predicts that 2022 will be an “inflection point” for South East Asia as the
region works to translate COP26 climate commitments into tangible action. Six governments have set net zero targets in
the last year and two (Singapore and Indonesia) are piloting carbon taxes.
The “Southeast Asia’s Green Economy 2022
Report”, released during Temasek’s annual Ecosperity Week conference, identified
five key areas of opportunity in the region over the next decade, representing
as much as US$1 trillion annually.
Five key areas of opportunity
By 2030, the authors expect solar and wind
could generate US$30 billion a year in revenues, building on accelerating
corporate investment in both sectors.
While market reforms and grid upgrades are still needed to allow
renewables to reach their full potential, there are clear opportunities for
solar, especially in Malaysia and the Philippines, and for both onshore and
offshore wind projects in the Philippines and Vietnam.
Electric mobility looks poised to take off
in Indonesia, Thailand and Vietnam, especially for two wheeler electric vehicle
manufacturing and sales, building up to revenues of US$50 billion a year in
2030. Foreign companies currently
dominate vehicle and cell manufacturing, but there are likely to be
opportunities for local players become involved in setting up battery
manufacturing plants in the region.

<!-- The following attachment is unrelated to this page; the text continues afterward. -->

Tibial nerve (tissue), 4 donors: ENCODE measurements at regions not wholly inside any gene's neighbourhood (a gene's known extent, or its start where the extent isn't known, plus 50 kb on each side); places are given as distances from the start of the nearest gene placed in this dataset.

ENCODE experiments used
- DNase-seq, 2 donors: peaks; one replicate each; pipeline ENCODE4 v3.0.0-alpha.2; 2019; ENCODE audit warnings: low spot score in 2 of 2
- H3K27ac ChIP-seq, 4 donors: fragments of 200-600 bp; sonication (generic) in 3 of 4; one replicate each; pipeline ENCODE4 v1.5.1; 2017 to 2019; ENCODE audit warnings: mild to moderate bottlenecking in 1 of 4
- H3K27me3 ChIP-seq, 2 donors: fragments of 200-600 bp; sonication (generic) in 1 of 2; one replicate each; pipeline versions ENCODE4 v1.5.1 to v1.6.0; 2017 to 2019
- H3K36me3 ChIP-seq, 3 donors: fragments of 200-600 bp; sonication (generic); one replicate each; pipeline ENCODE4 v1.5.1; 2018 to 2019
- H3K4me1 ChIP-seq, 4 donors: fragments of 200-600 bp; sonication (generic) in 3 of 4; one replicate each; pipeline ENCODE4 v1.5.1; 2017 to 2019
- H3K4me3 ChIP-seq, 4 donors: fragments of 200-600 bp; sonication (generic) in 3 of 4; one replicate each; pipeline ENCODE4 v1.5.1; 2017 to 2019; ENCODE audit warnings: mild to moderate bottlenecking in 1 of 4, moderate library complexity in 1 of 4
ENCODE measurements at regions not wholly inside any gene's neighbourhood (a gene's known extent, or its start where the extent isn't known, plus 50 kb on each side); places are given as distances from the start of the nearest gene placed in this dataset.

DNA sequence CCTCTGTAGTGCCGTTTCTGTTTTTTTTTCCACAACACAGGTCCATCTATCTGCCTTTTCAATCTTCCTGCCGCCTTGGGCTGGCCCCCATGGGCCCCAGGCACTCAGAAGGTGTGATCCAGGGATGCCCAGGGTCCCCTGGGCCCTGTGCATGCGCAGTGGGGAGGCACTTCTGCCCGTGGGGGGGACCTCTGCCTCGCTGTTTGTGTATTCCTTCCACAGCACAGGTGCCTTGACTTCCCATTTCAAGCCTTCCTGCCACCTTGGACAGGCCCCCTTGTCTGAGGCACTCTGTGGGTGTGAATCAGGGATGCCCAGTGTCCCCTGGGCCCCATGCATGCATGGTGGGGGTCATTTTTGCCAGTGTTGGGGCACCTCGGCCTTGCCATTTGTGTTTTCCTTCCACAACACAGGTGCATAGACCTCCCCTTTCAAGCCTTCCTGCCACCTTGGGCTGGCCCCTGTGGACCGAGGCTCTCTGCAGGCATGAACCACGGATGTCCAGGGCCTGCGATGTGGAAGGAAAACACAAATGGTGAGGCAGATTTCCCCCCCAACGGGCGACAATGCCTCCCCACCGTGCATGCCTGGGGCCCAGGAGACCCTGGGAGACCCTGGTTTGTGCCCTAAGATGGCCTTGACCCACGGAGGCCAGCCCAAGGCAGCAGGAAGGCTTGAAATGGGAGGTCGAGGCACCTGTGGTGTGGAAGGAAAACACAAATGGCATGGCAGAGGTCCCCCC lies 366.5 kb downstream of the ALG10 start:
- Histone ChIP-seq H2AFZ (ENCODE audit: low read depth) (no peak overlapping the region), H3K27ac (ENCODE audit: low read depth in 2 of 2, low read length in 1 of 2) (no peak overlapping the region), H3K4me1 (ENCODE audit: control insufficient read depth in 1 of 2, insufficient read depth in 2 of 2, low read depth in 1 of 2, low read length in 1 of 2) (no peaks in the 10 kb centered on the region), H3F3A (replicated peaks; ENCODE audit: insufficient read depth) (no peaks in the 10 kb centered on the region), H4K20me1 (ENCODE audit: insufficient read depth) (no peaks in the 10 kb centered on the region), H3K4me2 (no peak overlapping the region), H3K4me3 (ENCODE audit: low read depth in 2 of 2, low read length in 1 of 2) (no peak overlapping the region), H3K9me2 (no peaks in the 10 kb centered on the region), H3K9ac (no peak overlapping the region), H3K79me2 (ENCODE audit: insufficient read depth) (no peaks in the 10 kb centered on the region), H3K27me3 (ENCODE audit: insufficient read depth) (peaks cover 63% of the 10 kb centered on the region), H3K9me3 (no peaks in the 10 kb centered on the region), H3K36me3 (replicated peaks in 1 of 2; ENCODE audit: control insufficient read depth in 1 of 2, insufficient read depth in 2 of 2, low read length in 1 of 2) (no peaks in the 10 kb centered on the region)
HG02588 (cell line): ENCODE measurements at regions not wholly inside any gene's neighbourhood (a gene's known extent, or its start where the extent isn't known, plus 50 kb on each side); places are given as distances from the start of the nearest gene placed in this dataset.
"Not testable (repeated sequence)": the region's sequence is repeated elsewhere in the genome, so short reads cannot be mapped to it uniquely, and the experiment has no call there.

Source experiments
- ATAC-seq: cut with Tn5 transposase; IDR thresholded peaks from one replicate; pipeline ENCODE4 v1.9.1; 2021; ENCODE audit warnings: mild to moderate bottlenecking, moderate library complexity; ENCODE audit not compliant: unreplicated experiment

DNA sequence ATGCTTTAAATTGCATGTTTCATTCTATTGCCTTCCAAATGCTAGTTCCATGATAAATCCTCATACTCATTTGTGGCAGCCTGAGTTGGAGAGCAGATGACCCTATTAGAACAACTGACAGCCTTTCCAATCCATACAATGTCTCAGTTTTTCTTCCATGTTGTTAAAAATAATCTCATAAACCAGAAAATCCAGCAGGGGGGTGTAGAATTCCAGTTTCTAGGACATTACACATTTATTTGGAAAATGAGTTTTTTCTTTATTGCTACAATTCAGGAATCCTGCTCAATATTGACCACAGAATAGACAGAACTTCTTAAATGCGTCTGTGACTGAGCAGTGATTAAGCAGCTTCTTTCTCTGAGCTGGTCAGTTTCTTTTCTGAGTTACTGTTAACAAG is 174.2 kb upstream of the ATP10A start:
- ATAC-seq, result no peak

Meanwhile, urban development represents a US$40
billion opportunity annually by 2030, across many sectors. Green building in Singapore and Indonesia
will be a driver of growth, while the explosion in the number of data centres
in the region will continue to create demand for energy saving technology and
efficient cooling solutions in countries such as Singapore, the Philippines and
Forest conservation is one of the largest
carbon abatement solutions for South East Asia, with the potential to generate
US$20 billion a year in 2030. The
authors expect opportunities for investment to grow significantly, especially
in Malaysia and Indonesia, as trading carbon credits generated by nature based
solutions becomes more widespread.
Closely linked to forest conservation as a
carbon abatement solution, sustainable agriculture could represent a US$30
billion opportunity annually by 2030.
Technology solutions to improve efficiency and reduce wastage, such as
precision agriculture and real time data collection, are likely to see significant
early stage investment, while online platforms to allow farmers to reach
markets more easily are already gaining traction in countries such as Thailand
Green investment growth
South East Asia has seen US$15 billion invested
in green sectors since 2020, with the majority going to renewables and the